• From the Horse’s Mouth – While I was working for Red Hat I was fortunate enough to have access to a Red Hat Learning Subscription which is pretty much all the training Red Hat produces, in addition to labs, practice exams, and so on. It really set me with an appreciation of vendor produced training since it’s usually the best available resource and comes from the source. Cloudbees has something called Cloudbees University that has a lot of great free resources and for ONLY $300 offers their training course which is 2-days worth of content in a self-paced format and it even comes with a lab VM ready to rock and roll! Considering a lot of other vendor training options are more expensive, this is probably the best $300 you can spend on technical training.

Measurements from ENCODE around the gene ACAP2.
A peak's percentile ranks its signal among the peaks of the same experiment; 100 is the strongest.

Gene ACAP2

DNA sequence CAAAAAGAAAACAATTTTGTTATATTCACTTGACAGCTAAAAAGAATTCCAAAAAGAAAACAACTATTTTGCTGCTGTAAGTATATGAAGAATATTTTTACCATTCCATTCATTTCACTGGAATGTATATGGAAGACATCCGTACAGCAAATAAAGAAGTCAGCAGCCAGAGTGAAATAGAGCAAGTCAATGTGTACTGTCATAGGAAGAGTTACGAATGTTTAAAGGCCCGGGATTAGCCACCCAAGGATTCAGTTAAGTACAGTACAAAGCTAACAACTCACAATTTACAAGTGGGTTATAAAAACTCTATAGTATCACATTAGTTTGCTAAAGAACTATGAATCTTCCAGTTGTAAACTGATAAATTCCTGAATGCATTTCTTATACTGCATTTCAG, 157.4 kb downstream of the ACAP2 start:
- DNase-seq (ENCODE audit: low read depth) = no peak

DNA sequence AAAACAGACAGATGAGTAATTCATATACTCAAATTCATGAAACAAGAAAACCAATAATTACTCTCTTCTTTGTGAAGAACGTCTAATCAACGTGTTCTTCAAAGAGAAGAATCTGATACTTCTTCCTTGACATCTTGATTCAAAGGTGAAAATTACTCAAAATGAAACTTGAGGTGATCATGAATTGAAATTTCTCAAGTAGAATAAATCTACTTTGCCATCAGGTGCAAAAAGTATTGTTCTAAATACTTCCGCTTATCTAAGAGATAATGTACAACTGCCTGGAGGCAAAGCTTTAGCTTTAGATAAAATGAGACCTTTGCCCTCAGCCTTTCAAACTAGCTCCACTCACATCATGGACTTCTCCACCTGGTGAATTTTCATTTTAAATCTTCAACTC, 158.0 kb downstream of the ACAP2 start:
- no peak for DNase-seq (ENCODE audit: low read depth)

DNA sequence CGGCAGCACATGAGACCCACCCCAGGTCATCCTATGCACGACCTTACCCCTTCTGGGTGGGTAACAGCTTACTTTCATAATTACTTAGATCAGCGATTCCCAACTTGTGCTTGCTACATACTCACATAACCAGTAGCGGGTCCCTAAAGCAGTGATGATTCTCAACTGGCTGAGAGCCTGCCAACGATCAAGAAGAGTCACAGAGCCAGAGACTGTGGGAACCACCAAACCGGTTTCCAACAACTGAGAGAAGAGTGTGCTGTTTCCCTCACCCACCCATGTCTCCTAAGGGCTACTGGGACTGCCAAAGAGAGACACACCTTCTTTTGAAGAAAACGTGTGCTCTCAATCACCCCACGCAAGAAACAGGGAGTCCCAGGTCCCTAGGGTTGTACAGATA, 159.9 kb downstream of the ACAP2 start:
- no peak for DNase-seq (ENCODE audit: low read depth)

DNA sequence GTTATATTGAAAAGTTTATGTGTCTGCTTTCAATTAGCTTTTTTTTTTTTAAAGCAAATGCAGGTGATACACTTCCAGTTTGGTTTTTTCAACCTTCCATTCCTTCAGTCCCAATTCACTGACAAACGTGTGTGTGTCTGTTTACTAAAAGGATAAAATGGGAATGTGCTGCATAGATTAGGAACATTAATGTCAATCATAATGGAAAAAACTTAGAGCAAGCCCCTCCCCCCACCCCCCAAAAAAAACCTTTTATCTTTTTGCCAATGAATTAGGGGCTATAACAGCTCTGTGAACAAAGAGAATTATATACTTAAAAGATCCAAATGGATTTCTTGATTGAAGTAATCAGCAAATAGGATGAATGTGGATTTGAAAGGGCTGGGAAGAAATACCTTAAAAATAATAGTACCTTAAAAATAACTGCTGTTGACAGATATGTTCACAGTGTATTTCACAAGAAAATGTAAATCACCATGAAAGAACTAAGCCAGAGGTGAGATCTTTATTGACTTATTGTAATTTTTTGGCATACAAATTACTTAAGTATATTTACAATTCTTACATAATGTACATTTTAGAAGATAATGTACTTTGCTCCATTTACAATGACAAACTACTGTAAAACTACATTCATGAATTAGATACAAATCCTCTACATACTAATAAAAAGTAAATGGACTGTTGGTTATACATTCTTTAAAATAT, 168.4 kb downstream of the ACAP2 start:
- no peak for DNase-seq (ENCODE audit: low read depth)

• YouTube – This is kind of an obvious source for some training but it’s sometimes more miss than hit. I found a great resource that goes over most of the key points of the CJE and CCJE exams. It’s done by a channel called DevOps Library and they have a playlist with some wonderful content, it’s a little dated but it’s largely still applicable to not only Jenkins but also the exam.

  • Other blogs – Some of these were a little older (hell, one is about the exam BETA) but with everything else gave a little bit more color to the experience and some other tips to help with studying for the exam…

Before the SCANTRON

Ok, it’s not really on a SCANTRON but I couldn’t help but show my age.